After hanging out with a couple people I knew, I went back to grab Tyler. I signaled that we should go outside so it’s quieter, because by now the next band had already started. But when we got outside, a couple interesting characters came up to Tyler to talk. Although they didn’t realize it, I turned my recorder on while they were chatting. Here’s where it starts, with some random dude saying “sorry I was, like, born a fucking Canadian … and NFL destroys CFL,” to which Tyler replies “Definitely.”
The debate raged on, incoherently at best, until at one point I chimed, loudly, “but it must be interesting to watch three-down football for you guys.”
“No, it’s four downs,” said Carnes to which I replied to the person I’m about to interview, who granted me an interview, “no, in fucking CFL, you idiot.” The Baltimore native went on to reminisce about the Baltimore Stallions. The conversation moved to other subjects, with a heavy amount of spitting in the background, for some reason.
Unlike my interview with TBDM that never happened, I didn’t plan this one out, so it was fun to try and make up questions on the fly. One highlight of the interview was discussing how Tyler wasn’t used to playing on stages, so he jumped on the concert floor with his mic to join the audience. In this way, a lot more people gathered around. He credits this to his punk origins. He started talking about how receptive Canadian crowds were, and the different potentially dangerous cities in Canada.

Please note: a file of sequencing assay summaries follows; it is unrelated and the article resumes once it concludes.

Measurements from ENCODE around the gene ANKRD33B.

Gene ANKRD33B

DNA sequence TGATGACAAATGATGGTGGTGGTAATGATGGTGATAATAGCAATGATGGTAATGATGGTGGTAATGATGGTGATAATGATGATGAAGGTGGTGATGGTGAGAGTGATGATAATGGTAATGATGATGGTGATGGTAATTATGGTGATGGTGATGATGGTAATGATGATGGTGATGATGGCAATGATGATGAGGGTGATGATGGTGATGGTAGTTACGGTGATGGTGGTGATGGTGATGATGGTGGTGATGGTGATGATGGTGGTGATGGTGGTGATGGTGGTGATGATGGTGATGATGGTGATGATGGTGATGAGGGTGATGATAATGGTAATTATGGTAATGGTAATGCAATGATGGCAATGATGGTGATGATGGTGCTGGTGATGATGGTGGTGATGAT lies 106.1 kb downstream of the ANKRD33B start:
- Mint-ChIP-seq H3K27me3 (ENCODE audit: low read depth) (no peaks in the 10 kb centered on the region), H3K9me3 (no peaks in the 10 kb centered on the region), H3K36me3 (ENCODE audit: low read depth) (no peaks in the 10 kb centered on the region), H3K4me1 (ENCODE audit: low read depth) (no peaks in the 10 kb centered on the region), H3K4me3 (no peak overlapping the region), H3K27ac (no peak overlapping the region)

At this point, a drunk metal head with a heavy slur in his speech starts yelling “Vancouver,” and goes on to make the astute observation that whereas Regina had two murders that week, quote “places like LA, eh, have like 20 a day, fuck.” In sum, that’d be 7300 homicides a year.